Is your agency up front about licensing costs?

For clients on a small budget, licensing costs can sometimes make up a significant chunk of the overall cost. What are these licensing costs, and should you be paying them?

In the world of web development, for better or worse, Wordpress is king. And unlike with other CMS platforms such as Drupal, the ecosystem of addon modules for Wordpress is highly commercialised - in short, if you want the good addons for your site, you’re going to have to pay. 

This is not an entirely bad thing; by commercialising, the businesses behind these products can afford to take them to the next level of maturity, something that doesn’t always happen when the products are backed by open source advocates funding their development through support services alone. 

What this does mean, however, is that if you’re a client on a particularly small budget, and with the current exchange rate as it is, sometimes these licenses can be a particularly large percentage of your overall costs. 

Do you need to pay these licensing costs though? One of the key ways in which these licensing costs are justified is through ongoing support and updates. Without a valid license, you won’t be able to download the newest security and feature patches, which will inevitably leave your website insecure and likely to be hacked. 

Not all modules attract a fee, however, and for every addon that carries a price tag, there’s plenty that don’t. Generally, the difference between the paid addons and the free ones isn’t so much that they’re not as good, it’s that they’re not as well polished, or they require more from you as the developer/site owner. Take for an example the modules for improving your website performance through page caching. The most popular one on the market is both the most powerful module in its class and it is entirely free, but it’s also devilishly complicated, and requires you to deeply understand the technology in order to get the most out of it. The paid modules are all quite powerful under the hood, but they hide a lot of that complexity away from you and present a much simpler user interface that even non-technical people can use.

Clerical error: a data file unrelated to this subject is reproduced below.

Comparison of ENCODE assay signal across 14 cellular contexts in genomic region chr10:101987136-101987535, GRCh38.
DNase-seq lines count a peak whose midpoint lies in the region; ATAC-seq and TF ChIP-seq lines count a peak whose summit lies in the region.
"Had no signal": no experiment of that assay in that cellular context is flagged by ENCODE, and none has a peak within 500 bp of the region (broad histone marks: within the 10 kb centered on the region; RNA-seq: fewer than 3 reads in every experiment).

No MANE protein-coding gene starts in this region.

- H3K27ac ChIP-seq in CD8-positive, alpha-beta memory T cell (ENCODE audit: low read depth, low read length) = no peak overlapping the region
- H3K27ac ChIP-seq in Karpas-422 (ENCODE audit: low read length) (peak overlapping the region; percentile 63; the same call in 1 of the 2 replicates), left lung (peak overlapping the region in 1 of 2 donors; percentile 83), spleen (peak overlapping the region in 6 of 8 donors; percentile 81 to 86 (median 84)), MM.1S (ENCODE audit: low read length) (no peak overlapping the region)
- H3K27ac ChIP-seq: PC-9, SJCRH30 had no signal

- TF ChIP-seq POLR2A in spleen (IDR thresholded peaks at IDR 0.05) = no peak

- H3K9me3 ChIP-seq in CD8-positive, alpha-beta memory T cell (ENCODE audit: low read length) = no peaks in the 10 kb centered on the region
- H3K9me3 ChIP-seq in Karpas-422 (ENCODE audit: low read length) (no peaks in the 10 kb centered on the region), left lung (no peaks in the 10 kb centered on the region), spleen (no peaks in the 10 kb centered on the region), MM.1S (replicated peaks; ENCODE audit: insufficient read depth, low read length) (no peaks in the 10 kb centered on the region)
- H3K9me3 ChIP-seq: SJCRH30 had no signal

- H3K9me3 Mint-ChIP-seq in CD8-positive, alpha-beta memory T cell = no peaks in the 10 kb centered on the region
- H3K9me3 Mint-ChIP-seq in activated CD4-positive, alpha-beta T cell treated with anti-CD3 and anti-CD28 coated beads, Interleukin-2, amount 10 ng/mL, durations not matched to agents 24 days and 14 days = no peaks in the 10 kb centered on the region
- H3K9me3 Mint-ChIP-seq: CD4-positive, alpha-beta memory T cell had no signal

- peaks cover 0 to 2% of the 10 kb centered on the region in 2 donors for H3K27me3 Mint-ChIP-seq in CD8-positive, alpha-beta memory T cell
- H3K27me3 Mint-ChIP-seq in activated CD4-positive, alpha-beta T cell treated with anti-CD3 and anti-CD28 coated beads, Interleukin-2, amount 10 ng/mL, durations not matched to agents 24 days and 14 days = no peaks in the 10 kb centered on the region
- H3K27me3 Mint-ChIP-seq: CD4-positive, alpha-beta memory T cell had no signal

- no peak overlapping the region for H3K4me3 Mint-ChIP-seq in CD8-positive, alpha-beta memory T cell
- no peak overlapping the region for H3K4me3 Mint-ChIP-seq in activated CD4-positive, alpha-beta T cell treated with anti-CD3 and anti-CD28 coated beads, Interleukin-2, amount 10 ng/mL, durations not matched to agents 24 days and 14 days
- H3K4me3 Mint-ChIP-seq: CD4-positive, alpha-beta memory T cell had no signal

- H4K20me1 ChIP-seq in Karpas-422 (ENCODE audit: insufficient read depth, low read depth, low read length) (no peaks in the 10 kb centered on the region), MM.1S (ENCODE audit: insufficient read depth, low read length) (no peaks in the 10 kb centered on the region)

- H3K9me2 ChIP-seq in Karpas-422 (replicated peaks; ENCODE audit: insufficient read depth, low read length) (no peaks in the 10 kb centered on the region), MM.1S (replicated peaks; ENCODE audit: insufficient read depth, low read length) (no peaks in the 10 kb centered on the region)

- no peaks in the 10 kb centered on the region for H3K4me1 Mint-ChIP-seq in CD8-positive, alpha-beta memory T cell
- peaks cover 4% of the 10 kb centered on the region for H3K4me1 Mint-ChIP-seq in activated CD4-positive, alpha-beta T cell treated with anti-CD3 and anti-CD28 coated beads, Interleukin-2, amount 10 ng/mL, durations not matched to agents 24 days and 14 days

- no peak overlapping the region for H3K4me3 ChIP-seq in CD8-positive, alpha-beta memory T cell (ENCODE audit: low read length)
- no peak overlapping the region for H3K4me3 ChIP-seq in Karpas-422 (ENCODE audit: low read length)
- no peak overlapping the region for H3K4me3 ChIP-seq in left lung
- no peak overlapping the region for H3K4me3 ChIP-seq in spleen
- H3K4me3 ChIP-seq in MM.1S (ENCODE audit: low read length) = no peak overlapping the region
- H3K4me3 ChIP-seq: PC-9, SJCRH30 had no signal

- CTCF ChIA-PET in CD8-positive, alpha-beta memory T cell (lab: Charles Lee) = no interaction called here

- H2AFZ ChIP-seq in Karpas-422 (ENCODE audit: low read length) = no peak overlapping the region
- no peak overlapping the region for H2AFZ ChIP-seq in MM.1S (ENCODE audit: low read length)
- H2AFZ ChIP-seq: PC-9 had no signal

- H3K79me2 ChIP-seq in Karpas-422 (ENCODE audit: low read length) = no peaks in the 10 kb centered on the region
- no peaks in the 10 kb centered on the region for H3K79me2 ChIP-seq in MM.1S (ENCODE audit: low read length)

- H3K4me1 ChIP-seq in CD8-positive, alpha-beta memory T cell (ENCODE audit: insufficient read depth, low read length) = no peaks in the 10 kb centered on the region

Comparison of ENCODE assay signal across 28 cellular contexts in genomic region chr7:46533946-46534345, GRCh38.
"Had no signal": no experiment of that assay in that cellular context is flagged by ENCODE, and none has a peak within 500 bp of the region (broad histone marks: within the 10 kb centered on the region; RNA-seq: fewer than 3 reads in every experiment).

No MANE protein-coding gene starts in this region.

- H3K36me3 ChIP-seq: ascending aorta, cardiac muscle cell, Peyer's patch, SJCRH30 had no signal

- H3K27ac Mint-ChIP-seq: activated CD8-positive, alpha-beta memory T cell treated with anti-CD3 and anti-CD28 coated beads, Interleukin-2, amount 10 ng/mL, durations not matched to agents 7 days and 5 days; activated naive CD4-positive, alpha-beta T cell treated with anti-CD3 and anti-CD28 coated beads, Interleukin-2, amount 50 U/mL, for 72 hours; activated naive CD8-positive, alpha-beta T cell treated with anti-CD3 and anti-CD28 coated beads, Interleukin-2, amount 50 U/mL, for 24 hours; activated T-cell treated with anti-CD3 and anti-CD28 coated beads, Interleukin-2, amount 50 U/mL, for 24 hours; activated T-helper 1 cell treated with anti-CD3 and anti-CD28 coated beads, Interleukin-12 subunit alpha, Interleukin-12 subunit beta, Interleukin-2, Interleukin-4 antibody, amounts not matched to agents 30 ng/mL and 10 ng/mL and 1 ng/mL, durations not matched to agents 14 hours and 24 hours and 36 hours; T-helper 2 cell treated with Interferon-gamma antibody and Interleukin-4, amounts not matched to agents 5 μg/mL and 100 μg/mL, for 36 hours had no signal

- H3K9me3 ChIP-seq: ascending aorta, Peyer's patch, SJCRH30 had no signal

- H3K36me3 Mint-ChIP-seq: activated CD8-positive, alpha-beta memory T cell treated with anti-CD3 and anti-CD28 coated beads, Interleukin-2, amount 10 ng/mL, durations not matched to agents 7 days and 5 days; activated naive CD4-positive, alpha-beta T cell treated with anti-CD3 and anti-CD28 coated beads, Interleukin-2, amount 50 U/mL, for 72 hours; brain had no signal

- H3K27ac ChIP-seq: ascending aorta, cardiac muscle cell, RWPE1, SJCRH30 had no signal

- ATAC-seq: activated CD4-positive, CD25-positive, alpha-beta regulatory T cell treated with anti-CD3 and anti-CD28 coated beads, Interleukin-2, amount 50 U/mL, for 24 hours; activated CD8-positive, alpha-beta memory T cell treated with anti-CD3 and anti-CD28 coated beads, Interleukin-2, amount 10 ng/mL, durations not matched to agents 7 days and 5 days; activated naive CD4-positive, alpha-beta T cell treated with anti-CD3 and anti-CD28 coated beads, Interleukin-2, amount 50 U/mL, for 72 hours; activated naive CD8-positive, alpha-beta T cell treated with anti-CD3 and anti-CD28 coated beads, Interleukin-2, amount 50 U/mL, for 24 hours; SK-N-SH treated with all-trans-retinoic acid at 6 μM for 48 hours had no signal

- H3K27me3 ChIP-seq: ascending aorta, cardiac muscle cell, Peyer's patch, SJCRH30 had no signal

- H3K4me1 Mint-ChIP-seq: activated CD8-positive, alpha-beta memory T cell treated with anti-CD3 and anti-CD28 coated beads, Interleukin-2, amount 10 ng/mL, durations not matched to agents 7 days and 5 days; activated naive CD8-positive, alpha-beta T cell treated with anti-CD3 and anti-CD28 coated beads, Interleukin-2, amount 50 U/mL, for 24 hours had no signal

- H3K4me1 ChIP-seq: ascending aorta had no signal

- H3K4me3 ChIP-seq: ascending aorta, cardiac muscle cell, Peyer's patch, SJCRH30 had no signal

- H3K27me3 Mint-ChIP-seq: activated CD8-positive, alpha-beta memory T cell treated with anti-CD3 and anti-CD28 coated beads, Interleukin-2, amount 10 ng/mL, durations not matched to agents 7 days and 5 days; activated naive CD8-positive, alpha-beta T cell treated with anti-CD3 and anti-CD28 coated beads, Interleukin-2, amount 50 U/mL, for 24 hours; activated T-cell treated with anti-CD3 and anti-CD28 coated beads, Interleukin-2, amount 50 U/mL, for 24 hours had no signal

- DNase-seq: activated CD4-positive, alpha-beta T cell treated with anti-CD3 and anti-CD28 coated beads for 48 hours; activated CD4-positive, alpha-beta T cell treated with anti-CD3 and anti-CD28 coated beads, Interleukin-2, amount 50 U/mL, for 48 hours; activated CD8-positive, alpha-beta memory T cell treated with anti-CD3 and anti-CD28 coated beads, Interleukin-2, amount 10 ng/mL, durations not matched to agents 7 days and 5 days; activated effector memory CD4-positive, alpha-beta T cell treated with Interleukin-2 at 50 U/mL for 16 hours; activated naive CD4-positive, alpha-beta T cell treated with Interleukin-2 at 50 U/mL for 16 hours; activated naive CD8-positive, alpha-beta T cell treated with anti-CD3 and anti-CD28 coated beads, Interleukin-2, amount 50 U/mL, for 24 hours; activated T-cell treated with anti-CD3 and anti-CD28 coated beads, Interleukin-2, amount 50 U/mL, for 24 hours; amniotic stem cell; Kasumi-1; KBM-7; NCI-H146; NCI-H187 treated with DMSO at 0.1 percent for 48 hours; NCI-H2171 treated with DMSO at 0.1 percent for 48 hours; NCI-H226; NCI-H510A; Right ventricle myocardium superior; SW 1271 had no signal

How are you as the site owner meant to understand where to use the free modules and where to use commercial ones? Well, this is where your agency comes in, and this is where it’s important that they’re up front with the licensing costs, so that you understand right from the get go what you’re up for. 

For a lot of my sites, I use Astra and Elementor, and with today’s exchange rates, it runs at somewhere between $170 and $180 per year for those two alone. Add in Gravity Forms, Advanced Custom Fields, and whatever else you might need to build a site, and you can pretty quickly get to $500 a year in licensing costs alone, before hosting and maintenance costs - for a client on a $1,000 budget, they could be looking at more like $1,000 a year! 

It does cost money to keep your website licensed, securely updated and maintained, but it’s also worth it. I can’t tell you the number of times I’ve taken over hacked Wordpress websites that haven’t seen an update in years and all the licensing is expired… If you don’t care about your website, then you can just ignore it and eventually it’ll get hacked and that’ll be that. But if you DO care about your website, and you want it to reflect the professionalism and qualities that you represent as a business, then keeping your website licensed and updated is a must. 

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